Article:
Electrical Distribution Systems
SYSTEM COMPONENTS AND PROTECTION DEVICES
Failure-free power is accomplished by providing vital equipment with automatic switching
between two or more power supplies so that interruption of power is minimized.
Neutral grounding in electrical distribution systems helps prevent accidents to personnel and
damage to property caused by: fire in case of lightning; a breakdown between primary and
secondary windings of transformers; or accidental contact of high-voltage wires and low- voltage
wires. If some point on the circuit is grounded (in this case neutral ground), lightning striking
the wires will be conducted into the ground, and breakdown between the primary and secondary
windings of a transformer will cause the primary transformer fuses to blow. Another advantage
of neutral grounding is that it reduces the amount of insulation required for high-voltage
Voltage in distribution systems is classified into three groups: high voltage, intermediate voltage,
and low voltage. High voltage is voltage that is above 15,000 volts, intermediate voltage is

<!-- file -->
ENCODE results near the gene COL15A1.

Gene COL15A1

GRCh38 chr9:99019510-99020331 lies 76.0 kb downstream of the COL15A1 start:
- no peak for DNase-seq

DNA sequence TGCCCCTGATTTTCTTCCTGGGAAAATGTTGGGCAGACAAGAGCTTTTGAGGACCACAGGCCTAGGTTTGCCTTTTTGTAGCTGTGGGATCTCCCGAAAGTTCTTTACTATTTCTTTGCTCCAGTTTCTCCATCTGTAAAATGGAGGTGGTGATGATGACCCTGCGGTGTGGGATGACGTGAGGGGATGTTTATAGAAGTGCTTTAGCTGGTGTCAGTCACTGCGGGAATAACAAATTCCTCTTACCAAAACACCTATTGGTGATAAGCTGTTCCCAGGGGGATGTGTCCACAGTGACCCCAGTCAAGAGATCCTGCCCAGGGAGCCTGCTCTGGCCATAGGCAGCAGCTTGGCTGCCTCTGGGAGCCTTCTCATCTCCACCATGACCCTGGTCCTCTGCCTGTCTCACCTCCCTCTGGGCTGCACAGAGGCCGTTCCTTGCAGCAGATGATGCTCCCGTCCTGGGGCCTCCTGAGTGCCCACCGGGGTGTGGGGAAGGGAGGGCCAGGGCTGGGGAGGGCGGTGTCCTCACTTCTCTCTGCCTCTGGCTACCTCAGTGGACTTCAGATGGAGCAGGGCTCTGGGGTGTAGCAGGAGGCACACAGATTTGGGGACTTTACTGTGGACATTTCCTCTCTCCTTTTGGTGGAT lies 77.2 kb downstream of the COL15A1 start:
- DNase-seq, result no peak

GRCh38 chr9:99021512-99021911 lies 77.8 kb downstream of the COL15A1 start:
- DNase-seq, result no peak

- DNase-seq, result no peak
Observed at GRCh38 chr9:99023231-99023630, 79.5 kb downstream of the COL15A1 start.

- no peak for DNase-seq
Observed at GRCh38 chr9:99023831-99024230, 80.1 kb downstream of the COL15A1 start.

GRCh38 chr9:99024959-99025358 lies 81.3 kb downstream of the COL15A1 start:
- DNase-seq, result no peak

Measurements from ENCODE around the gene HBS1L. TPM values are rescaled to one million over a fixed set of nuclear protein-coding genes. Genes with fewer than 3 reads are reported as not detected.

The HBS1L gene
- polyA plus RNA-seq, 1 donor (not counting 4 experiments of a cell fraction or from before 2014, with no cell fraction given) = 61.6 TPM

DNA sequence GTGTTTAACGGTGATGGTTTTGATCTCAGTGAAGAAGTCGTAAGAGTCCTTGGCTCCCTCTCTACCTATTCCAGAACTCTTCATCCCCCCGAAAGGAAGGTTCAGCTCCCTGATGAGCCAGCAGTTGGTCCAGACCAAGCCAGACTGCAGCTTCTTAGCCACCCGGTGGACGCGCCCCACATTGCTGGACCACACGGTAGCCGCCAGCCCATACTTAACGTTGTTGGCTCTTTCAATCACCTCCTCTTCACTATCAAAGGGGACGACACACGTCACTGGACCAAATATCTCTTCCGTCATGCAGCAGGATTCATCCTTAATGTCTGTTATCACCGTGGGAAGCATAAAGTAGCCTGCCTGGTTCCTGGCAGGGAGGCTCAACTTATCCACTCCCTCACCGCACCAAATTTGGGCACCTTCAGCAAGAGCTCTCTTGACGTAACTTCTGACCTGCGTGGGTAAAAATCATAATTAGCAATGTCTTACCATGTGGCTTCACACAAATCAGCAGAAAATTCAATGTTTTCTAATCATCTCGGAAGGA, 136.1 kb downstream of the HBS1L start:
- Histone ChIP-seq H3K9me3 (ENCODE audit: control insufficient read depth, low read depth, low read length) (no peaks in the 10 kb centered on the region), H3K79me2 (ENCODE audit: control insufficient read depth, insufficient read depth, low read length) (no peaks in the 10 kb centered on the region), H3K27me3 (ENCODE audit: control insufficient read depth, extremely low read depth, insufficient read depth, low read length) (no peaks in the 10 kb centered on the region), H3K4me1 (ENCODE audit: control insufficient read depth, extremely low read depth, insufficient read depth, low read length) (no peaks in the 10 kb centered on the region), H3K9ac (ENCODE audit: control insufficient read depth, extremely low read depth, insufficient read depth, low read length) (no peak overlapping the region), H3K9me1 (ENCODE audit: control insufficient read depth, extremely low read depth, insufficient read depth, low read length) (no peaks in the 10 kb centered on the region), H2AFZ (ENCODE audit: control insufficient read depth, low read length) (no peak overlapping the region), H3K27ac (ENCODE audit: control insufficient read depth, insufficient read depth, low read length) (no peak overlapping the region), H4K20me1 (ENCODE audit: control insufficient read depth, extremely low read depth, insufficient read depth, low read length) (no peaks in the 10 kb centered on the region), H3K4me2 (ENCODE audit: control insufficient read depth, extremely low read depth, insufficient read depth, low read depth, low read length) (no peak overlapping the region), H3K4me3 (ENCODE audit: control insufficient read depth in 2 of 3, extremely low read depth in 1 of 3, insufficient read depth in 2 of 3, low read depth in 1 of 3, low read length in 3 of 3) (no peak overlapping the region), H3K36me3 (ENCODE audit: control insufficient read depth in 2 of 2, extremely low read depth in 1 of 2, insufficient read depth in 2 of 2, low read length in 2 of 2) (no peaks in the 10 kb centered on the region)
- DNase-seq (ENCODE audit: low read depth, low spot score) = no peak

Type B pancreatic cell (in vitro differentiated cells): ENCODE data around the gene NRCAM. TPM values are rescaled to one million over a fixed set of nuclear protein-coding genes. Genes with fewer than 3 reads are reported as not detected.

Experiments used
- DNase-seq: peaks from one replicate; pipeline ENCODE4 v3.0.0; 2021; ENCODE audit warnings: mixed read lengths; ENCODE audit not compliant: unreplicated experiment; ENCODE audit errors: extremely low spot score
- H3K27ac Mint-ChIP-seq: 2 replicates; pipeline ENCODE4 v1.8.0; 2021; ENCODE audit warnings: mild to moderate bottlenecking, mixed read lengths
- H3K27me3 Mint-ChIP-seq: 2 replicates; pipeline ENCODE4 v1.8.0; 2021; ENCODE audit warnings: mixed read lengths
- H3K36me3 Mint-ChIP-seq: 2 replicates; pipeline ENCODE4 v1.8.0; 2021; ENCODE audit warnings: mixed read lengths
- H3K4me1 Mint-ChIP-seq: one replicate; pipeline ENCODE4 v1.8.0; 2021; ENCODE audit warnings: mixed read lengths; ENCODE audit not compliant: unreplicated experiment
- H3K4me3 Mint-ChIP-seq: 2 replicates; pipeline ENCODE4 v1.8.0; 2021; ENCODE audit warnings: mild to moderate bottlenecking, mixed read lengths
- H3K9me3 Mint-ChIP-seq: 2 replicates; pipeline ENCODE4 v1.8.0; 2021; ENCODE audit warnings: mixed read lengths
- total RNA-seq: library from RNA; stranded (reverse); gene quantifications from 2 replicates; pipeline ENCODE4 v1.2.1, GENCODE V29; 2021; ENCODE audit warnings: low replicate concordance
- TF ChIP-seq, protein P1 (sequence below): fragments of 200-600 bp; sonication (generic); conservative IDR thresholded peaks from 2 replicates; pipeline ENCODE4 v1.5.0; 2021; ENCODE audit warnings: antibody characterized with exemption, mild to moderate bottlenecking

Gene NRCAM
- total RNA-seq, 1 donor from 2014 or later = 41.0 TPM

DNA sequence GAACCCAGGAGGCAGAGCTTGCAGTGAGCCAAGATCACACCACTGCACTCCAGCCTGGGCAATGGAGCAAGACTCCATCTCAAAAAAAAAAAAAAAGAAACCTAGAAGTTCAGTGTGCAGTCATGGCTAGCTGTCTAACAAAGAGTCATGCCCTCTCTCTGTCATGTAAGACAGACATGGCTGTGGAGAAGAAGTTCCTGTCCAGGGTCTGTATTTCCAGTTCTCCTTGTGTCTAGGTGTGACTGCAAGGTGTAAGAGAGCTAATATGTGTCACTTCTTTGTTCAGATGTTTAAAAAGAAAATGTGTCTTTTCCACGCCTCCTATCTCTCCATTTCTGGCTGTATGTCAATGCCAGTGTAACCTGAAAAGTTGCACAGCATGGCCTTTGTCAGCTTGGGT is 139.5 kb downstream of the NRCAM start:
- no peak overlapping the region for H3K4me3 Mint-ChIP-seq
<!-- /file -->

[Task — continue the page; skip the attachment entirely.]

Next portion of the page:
voltage between 15,000 volts and 600 volts, and low voltage is voltage at 600 volts or less.
Protective relays are designed to cause the prompt removal of any part of a power system that
might cause damage or interfere with the effective and continuous operation of the rest of the
system. Protective relays are aided in this task by circuit breakers that are capable of
disconnecting faulty components or subsystems.
Protective relays can be used for types of protection other than short circuit or overcurrent. The
relays can be designed to protect generating equipment and electrical circuits from any
undesirable condition, such as undervoltage, underfrequency, or interlocking system lineups.
There are only two operating principles for protective relays: (1) electromagnetic attraction and
(2) electromagnetic induction. Electromagnetic attraction relays operate by a plunger being
drawn up into a solenoid or an armature that is attracted to the poles of an electromagnet. This
type of relay can be actuated by either DC or AC systems. Electromagnetic induction relays
operate on the induction motor principle whereby torque is developed by induction in a rotor.
This type of relay can be used only in AC circuits.